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Sad Fourth

Ryan was a gift. He came as part of a package deal with his beautiful and loving mother, Terriann. When I met his mother and fell in love, he was a pudgy eight year old. He liked to watch television and did just that for many hours a day.
Terriann and I dated for about a year and then married. I had already started the joyful yet arduous task of molding Ryan into a man capable of taking on the world with skills and confidence. It wasn’t easy at first. To be honest, it was never easy, but this was to be a worthwhile challenge, I thought, so I jumped in with both feet.
I had raised one child already, to near perfection and used the same techniques whenever I could. Ideas borrowed from Pavlov regarding consistent correction and random reinforcement were employed.
In order to make this work, I had to rise to a higher standard myself, which was a good thing. Isn’t it odd how in trying to provide a good example we, as parents can become better people, too?
The television thing had to go. I first put an hour meter on the thing to determine just how much of a problem it was. I’m a bit of a scientist and like to generate numbers to analyze when possible. Now, wouldn’t it be easy enough just to make a rule to solve this problem? No, it would be better to generate other activities that provided learning and affirmation instead. And that I did.
I had a building project in process during this time and put Ryan to work. He learned to weld, operate a milling machine, drive a tractor, use a chainsaw, and soon forgot all about the television. I never had to restrict it or take it away to curtail it’s use. Substitution worked well.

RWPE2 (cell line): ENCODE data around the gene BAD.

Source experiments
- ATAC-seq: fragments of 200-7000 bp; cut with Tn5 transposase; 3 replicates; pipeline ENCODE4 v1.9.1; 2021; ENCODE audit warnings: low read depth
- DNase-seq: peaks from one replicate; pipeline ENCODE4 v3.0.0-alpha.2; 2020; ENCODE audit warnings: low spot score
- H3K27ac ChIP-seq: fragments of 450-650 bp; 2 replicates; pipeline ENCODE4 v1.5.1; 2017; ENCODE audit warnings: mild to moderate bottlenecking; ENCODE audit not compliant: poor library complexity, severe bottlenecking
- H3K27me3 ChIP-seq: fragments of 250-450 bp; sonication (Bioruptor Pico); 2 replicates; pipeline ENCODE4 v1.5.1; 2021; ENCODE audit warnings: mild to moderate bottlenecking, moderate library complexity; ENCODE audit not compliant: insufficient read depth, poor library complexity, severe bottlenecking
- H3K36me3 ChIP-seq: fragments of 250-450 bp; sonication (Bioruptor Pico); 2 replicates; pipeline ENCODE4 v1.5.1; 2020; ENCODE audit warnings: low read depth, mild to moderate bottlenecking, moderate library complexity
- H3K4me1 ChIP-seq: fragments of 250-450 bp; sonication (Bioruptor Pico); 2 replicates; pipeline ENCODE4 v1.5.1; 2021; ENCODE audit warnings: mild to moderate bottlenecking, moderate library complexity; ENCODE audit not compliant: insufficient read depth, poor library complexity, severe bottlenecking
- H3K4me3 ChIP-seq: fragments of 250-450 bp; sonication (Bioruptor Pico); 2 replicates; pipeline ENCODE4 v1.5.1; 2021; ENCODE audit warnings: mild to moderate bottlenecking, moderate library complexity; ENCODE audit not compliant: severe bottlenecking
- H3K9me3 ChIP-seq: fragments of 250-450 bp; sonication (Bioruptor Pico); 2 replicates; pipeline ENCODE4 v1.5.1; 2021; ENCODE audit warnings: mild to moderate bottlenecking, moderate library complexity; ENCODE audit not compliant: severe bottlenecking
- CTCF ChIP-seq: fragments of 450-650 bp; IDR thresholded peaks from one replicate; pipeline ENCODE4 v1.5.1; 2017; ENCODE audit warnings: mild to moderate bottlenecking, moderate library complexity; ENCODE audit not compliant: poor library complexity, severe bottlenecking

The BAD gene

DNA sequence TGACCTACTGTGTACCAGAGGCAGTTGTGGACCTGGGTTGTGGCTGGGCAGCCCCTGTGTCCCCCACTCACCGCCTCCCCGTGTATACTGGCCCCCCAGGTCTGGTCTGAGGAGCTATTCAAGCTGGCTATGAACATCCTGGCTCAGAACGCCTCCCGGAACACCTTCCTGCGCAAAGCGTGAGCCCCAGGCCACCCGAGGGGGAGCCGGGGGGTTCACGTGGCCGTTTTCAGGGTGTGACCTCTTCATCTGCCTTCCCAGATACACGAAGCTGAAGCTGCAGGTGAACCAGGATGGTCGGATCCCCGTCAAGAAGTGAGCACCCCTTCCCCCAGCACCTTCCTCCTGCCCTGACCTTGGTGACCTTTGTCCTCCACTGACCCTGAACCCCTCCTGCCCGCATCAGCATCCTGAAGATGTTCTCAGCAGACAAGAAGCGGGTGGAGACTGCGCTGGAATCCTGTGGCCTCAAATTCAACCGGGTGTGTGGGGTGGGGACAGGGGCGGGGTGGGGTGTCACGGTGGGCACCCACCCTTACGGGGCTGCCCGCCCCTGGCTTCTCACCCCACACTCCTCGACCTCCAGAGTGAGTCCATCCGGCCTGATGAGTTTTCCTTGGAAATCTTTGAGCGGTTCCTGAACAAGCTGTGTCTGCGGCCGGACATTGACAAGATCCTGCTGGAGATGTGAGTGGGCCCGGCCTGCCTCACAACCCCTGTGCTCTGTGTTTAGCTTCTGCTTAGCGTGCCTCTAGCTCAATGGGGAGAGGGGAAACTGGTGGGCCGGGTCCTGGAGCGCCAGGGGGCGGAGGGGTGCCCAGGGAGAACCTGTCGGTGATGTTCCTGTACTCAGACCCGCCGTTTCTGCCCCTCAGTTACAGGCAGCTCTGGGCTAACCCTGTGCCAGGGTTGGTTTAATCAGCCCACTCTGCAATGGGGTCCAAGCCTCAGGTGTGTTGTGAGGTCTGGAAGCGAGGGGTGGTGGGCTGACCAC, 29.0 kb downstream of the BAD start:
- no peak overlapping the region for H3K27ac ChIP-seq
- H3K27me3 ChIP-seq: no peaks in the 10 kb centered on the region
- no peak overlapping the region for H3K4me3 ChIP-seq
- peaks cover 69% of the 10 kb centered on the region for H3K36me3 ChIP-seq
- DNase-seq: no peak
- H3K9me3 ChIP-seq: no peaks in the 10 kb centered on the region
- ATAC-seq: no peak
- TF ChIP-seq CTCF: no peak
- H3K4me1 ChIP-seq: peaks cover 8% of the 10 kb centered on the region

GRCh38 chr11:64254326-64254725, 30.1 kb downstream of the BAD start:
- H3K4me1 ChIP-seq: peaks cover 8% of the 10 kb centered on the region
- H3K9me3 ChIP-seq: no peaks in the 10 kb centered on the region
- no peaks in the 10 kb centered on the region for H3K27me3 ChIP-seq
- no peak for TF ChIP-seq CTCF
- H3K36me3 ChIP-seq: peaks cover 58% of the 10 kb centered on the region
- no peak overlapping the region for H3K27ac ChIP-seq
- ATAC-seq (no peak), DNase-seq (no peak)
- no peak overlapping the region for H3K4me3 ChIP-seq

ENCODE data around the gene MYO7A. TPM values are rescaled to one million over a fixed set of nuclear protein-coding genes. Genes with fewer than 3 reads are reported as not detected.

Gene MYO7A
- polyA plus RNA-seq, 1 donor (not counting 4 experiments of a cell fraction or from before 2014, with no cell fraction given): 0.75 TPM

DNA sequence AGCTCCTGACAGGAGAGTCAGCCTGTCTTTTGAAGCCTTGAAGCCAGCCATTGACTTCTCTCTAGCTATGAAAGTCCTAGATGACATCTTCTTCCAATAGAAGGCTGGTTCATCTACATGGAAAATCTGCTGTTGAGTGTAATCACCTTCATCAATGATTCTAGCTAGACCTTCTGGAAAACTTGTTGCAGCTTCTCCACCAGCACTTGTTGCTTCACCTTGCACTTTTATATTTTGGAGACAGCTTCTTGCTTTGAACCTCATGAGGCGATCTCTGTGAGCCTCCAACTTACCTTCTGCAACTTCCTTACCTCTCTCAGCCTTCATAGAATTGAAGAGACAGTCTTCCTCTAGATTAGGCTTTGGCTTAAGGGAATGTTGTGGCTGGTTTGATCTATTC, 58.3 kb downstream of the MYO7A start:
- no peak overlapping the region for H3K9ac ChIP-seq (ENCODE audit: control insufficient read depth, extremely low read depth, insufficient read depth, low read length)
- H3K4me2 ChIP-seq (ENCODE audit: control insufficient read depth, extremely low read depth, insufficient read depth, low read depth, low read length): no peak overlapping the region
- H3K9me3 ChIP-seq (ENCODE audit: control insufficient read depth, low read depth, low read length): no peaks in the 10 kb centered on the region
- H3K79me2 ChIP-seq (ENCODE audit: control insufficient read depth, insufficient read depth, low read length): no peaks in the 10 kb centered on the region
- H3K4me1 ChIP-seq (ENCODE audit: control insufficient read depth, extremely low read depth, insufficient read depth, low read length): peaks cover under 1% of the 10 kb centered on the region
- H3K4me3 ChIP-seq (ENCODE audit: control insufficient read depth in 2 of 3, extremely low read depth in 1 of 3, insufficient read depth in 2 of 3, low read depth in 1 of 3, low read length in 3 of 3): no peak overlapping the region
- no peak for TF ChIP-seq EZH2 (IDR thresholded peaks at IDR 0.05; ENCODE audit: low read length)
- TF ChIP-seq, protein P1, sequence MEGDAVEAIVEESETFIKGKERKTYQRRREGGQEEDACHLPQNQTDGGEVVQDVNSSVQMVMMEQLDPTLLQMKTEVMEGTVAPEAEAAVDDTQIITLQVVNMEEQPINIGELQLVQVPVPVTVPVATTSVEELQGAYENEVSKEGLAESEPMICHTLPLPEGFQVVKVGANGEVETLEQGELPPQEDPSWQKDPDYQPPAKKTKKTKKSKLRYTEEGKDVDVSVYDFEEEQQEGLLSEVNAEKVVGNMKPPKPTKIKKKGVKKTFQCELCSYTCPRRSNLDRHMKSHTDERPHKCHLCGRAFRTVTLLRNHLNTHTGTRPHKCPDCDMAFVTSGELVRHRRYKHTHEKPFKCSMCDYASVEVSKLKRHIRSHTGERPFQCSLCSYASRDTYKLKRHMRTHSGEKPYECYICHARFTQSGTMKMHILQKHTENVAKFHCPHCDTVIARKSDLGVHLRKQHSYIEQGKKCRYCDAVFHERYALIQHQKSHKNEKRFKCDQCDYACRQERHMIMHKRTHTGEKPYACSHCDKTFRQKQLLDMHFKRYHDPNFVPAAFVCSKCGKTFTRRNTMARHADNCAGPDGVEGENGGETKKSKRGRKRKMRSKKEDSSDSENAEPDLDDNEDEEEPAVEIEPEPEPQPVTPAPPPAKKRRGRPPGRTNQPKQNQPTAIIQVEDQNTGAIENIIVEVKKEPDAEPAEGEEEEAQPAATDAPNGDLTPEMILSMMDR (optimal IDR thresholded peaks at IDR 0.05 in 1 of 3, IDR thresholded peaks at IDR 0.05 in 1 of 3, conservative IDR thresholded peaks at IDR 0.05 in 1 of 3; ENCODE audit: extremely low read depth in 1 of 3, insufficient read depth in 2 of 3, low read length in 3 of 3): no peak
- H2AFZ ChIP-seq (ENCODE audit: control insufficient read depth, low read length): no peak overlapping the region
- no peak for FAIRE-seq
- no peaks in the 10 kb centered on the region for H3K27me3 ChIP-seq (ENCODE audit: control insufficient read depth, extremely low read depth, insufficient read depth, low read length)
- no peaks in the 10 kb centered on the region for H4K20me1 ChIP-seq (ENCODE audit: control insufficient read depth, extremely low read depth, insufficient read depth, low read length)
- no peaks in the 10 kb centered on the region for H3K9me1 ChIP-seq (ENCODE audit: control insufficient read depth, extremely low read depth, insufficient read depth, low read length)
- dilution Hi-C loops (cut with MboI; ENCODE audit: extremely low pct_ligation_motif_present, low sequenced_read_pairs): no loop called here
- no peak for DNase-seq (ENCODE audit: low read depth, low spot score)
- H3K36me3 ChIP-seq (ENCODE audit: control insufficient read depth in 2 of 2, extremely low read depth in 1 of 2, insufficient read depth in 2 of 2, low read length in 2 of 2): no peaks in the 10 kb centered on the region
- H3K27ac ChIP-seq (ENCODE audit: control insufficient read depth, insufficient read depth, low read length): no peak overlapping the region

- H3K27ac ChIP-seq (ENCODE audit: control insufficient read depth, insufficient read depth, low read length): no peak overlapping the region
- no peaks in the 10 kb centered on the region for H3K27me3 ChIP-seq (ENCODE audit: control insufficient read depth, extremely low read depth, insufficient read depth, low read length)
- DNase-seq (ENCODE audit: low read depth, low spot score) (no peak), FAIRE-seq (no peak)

Ryan learned to be a gentleman. He would say “Sir” and “Ma’am” to adults, eat with civilized table manners, stand when a lady came into a room, never wear a hat inside, and take it off when speaking to a lady, and of course, open doors for them too. This was done by providing an example and man-to man talks.
He learned how to be a friend that someone would want for a friend. Ryan was also instructed to do something nice for someone each day. It was funny to hear his stories and watch him practice this, almost becoming a sport.
Ryan easily made me proud. I got him involved in the care and feeding of machine guns, a business in which I was engaged. He learned to not only load and fire, but to clean, maintain and service them, and later to build them from scratch.
The young man slimmed down, grew tall and strong, confident and became a ‘babe magnet’ in high school. He was never cocky or presumptuious, and learned that soft words and a low key profile would let him ease through the rigor of the teen years and the identity seeking hazards associated with them.
It came time to get his learner’s permit to drive. But, he was experimenting with smoking pot, too. Really this is to be expected, I thought. In my day I burned more grass than a bush fire in a Tarzan movie. Young men will experiment with sex, drugs, alcohol and language. The best a parent can hope for is to see this phase pass without damage.